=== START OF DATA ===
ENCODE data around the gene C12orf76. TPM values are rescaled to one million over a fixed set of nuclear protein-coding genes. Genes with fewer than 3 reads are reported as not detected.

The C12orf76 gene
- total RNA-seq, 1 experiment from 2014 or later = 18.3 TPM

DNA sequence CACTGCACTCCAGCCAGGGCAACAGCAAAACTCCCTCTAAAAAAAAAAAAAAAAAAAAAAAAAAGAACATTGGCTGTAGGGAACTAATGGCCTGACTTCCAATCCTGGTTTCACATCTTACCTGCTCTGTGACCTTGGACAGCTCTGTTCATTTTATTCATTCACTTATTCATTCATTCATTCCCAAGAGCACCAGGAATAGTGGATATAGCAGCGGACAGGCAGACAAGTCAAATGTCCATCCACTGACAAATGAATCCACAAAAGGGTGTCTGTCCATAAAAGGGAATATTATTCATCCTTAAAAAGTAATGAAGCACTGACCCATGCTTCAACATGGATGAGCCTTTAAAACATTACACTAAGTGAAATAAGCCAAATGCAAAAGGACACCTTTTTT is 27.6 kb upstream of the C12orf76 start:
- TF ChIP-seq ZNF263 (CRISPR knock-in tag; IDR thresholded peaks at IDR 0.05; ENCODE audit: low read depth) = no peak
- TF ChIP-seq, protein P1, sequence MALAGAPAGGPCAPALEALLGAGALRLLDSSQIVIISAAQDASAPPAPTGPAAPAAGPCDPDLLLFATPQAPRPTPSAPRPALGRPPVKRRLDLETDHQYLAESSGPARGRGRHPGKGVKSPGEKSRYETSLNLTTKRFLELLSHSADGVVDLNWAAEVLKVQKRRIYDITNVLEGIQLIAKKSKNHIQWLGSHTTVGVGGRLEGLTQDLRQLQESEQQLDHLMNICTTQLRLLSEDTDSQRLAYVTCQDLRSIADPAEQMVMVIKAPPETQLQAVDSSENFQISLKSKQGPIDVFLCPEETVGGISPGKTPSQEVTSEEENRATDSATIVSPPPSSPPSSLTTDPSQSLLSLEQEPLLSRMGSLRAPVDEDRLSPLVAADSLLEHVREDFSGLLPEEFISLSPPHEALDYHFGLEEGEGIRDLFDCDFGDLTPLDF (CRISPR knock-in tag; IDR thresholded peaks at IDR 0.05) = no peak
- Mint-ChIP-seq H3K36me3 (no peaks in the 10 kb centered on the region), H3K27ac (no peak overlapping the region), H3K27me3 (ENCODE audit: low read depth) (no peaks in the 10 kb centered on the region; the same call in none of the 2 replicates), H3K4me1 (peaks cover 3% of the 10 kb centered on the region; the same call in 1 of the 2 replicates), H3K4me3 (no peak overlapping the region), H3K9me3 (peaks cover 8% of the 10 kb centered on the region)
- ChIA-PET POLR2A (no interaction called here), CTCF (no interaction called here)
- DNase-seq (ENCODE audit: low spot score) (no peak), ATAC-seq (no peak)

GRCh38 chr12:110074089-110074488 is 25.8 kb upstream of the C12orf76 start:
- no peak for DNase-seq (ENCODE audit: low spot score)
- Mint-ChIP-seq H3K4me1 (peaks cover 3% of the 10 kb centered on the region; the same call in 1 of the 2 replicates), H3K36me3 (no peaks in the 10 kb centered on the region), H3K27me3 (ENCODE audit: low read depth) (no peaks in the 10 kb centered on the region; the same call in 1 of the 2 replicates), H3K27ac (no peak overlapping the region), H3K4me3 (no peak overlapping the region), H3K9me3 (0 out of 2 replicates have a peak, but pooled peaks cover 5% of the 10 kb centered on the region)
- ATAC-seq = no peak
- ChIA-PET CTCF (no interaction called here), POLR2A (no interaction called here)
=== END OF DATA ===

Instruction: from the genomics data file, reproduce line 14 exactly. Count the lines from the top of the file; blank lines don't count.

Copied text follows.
- ChIA-PET CTCF (no interaction called here), POLR2A (no interaction called here)